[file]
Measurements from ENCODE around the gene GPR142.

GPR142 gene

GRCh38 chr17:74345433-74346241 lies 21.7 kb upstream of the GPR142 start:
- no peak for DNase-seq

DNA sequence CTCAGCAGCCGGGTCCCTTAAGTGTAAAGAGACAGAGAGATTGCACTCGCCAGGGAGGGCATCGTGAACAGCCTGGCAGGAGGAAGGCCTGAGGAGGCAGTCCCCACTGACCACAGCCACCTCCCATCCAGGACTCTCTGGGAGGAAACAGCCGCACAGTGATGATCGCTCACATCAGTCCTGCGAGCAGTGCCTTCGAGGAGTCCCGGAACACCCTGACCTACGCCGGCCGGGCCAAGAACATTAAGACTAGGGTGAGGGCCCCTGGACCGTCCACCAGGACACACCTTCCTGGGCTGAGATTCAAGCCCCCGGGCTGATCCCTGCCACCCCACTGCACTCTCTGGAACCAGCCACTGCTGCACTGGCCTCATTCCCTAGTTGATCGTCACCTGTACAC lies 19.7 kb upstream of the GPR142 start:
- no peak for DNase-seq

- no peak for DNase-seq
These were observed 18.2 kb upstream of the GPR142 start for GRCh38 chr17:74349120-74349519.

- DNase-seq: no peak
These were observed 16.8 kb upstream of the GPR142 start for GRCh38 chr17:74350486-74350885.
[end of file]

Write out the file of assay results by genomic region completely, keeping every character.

Measurements from ENCODE around the gene GPR142.

GPR142 gene

GRCh38 chr17:74345433-74346241 lies 21.7 kb upstream of the GPR142 start:
- no peak for DNase-seq

DNA sequence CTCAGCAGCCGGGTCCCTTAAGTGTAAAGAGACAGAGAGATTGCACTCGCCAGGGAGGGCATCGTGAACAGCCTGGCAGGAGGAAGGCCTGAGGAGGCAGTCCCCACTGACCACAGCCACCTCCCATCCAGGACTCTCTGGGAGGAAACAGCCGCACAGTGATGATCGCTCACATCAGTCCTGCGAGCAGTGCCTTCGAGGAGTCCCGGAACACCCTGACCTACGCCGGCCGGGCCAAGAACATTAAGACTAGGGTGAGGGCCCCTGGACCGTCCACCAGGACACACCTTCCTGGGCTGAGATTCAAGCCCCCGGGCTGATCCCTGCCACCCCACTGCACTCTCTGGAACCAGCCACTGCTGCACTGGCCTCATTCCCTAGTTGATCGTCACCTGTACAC lies 19.7 kb upstream of the GPR142 start:
- no peak for DNase-seq

- no peak for DNase-seq
These were observed 18.2 kb upstream of the GPR142 start for GRCh38 chr17:74349120-74349519.

- DNase-seq: no peak
These were observed 16.8 kb upstream of the GPR142 start for GRCh38 chr17:74350486-74350885.